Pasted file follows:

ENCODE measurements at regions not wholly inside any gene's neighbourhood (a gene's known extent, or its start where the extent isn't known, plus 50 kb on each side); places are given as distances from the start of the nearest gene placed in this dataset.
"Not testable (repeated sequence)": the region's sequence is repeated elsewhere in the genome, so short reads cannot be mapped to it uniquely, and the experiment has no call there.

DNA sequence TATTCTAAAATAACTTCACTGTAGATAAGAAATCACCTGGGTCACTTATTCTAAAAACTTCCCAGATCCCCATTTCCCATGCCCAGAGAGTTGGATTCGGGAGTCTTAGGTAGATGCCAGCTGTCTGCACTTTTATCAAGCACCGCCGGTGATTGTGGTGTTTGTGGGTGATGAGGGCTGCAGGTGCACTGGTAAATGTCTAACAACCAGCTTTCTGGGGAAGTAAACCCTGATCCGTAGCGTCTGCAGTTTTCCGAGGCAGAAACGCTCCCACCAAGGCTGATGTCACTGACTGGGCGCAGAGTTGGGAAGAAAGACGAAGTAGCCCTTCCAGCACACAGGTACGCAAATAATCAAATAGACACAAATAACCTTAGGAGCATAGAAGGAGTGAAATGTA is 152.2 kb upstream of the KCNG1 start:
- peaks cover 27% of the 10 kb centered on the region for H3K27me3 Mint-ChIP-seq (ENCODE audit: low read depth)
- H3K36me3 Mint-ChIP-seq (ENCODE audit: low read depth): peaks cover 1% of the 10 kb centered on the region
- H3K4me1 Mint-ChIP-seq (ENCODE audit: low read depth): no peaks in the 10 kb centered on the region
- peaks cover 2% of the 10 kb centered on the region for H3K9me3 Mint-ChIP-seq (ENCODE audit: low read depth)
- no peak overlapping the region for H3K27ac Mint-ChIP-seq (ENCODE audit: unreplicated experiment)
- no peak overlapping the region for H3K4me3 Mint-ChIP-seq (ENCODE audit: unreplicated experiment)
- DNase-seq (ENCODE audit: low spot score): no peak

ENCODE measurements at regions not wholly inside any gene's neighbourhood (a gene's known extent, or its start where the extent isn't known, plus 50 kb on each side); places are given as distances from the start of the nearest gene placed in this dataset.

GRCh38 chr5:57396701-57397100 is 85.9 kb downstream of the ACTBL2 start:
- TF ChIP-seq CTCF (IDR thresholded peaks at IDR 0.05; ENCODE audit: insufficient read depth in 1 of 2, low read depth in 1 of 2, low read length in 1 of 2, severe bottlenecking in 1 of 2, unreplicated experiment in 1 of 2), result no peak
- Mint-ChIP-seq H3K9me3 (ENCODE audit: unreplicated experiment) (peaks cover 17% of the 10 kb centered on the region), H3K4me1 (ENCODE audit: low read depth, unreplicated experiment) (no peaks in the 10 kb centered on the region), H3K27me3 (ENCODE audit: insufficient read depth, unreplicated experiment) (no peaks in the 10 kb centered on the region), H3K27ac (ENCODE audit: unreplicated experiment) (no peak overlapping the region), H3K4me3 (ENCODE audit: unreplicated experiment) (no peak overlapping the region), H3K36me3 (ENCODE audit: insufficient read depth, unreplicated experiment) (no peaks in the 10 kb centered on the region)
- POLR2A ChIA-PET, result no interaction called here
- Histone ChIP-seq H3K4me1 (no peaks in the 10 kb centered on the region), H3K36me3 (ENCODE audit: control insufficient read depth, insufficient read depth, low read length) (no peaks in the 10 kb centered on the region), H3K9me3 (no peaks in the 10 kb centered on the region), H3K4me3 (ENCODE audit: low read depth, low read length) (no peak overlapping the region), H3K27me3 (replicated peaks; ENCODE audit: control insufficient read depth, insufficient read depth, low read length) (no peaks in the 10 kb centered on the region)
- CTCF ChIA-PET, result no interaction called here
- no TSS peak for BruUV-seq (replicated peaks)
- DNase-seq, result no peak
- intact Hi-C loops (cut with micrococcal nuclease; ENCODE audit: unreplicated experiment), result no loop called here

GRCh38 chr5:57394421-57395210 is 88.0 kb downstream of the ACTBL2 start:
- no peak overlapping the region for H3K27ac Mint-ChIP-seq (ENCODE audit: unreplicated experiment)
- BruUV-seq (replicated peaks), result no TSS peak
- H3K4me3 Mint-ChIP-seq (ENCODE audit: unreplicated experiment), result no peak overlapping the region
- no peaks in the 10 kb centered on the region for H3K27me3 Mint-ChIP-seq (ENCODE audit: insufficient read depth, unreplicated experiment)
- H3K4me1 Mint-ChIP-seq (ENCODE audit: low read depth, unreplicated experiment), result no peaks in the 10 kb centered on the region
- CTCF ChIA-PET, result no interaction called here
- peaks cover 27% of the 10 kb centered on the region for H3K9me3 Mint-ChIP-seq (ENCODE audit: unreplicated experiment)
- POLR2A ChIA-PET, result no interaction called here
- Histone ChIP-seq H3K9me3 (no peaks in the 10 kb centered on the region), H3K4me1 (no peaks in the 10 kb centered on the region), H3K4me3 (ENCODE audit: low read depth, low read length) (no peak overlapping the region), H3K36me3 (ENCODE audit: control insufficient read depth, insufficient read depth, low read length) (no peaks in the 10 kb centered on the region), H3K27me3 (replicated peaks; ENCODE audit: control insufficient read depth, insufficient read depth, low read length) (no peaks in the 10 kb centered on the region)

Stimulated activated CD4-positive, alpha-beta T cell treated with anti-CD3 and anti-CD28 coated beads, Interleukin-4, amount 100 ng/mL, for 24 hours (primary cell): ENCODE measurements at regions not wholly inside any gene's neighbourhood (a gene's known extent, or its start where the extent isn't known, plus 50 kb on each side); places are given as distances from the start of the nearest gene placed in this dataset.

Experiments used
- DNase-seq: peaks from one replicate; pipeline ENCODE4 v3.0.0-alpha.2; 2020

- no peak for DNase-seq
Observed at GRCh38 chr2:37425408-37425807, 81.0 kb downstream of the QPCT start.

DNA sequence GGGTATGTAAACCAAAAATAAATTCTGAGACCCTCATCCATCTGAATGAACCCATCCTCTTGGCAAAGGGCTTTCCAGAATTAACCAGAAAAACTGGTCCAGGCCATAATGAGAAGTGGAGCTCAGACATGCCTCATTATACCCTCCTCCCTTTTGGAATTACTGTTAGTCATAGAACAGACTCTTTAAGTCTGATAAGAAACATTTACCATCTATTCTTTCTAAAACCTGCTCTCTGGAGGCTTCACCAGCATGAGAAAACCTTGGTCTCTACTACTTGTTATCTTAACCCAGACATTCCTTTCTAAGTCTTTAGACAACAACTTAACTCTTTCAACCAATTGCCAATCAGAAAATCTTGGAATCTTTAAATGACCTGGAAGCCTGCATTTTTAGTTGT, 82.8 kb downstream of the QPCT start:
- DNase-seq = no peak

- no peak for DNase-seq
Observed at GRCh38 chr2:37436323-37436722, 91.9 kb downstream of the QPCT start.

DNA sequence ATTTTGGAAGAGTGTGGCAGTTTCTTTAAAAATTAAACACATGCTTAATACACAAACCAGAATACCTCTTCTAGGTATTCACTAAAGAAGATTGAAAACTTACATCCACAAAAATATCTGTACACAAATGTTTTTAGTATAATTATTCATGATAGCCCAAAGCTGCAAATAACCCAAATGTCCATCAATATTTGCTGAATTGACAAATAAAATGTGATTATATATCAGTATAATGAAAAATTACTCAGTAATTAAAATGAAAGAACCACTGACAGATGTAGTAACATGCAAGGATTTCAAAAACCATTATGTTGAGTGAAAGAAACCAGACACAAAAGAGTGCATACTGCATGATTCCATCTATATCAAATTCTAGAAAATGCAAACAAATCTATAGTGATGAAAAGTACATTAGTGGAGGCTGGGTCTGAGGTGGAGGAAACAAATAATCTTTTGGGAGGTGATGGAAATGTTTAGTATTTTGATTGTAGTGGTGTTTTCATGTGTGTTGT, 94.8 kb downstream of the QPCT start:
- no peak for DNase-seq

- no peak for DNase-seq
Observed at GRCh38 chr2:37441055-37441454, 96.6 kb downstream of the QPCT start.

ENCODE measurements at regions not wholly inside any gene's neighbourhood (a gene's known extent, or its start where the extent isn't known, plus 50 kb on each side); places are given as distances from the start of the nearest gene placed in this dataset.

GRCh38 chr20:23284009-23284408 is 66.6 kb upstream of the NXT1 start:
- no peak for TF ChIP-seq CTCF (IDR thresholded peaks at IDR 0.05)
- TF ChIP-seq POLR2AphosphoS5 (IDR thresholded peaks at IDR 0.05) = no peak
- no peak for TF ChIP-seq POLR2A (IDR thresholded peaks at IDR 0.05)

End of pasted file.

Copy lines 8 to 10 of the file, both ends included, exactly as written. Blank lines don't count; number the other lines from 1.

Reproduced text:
- no peak overlapping the region for H3K27ac Mint-ChIP-seq (ENCODE audit: unreplicated experiment)
- no peak overlapping the region for H3K4me3 Mint-ChIP-seq (ENCODE audit: unreplicated experiment)
- DNase-seq (ENCODE audit: low spot score): no peak